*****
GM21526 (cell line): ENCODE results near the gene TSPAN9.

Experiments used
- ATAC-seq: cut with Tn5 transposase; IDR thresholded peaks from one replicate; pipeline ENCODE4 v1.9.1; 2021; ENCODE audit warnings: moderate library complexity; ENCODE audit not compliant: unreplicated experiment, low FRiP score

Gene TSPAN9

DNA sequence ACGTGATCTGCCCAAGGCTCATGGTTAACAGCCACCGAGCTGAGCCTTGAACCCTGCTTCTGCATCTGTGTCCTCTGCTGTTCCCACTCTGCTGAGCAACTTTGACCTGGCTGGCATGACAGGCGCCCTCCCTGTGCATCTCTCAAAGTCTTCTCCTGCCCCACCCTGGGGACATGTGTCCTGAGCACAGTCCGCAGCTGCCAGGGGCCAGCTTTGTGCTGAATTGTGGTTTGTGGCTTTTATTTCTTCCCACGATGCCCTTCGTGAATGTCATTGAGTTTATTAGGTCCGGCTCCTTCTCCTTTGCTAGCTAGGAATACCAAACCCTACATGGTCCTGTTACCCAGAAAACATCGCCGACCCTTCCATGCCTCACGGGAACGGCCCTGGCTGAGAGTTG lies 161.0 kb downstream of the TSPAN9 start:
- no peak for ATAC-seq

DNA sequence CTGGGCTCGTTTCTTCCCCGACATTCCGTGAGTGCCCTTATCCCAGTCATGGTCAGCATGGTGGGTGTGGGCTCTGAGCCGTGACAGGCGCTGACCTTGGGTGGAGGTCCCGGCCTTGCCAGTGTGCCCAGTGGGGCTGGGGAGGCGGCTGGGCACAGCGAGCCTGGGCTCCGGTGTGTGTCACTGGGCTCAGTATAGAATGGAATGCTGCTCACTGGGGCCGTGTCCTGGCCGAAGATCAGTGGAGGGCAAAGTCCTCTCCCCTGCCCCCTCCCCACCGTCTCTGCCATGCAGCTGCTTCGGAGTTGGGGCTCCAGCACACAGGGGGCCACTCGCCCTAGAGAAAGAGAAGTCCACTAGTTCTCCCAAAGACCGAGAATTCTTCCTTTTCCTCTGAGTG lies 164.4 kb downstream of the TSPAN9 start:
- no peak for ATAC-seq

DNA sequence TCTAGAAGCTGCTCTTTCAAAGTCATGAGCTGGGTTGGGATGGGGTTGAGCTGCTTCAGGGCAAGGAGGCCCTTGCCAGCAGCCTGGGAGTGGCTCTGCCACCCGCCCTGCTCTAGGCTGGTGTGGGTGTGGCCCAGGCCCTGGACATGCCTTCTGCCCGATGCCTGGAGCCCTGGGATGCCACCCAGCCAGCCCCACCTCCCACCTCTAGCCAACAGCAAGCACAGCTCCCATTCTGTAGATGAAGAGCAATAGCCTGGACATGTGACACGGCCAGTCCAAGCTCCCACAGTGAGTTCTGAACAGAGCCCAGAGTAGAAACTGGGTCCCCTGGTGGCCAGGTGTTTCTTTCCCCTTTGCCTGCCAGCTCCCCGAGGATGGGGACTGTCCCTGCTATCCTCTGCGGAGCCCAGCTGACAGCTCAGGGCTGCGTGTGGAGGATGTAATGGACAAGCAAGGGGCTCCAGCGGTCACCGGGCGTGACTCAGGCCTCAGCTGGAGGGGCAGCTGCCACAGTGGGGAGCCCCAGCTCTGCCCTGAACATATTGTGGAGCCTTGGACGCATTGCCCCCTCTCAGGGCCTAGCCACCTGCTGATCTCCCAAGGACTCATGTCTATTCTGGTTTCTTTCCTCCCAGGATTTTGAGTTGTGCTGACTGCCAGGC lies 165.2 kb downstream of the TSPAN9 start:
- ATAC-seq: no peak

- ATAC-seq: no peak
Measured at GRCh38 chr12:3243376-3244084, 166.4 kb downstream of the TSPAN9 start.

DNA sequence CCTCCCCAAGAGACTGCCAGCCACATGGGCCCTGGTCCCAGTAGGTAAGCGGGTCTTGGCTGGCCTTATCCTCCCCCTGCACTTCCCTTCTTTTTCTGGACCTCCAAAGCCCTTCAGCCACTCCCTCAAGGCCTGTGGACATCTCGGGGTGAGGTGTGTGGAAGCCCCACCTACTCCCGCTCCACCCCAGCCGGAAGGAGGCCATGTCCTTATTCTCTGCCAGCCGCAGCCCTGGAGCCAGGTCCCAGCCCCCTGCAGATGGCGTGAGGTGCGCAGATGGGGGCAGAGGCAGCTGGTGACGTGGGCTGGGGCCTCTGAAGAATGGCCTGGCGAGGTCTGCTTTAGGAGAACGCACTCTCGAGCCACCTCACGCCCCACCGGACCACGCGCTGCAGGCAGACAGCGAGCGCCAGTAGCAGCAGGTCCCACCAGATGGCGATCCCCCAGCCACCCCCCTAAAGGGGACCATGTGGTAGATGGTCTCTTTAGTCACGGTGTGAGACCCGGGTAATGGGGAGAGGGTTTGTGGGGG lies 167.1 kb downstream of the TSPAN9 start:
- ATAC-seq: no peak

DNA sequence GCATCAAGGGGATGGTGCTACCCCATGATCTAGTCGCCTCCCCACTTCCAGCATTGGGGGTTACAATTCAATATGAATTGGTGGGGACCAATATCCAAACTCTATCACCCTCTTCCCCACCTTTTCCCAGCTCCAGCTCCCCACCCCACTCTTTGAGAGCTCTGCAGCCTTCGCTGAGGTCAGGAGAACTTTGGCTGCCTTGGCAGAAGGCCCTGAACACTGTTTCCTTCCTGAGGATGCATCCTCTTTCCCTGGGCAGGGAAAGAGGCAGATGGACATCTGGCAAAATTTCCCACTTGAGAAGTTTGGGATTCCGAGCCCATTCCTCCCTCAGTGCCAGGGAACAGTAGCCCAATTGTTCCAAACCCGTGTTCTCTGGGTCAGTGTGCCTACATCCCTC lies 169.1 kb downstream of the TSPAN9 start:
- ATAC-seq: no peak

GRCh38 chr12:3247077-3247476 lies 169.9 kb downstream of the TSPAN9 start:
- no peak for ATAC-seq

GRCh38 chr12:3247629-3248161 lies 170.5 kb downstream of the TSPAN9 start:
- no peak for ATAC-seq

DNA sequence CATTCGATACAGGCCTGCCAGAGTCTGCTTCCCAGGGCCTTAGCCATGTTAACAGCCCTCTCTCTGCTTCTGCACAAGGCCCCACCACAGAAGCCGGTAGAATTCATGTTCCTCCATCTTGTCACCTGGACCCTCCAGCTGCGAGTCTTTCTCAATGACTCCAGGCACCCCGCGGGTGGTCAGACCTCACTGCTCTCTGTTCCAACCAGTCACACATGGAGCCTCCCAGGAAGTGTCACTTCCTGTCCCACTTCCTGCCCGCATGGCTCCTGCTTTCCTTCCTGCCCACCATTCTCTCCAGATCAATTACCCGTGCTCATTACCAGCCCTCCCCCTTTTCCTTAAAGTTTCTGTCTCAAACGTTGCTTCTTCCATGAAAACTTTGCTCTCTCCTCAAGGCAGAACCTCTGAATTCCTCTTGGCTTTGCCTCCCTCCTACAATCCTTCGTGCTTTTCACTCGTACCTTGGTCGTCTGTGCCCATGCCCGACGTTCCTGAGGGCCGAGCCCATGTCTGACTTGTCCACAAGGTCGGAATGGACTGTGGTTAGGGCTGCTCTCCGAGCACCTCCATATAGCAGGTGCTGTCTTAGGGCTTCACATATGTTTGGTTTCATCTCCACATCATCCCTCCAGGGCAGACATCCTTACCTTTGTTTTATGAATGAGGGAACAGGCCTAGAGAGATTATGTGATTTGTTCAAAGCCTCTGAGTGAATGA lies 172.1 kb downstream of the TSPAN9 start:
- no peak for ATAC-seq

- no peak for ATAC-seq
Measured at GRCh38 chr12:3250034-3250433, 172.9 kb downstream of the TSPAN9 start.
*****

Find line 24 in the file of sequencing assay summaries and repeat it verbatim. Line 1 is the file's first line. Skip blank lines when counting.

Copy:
Measured at GRCh38 chr12:3250034-3250433, 172.9 kb downstream of the TSPAN9 start.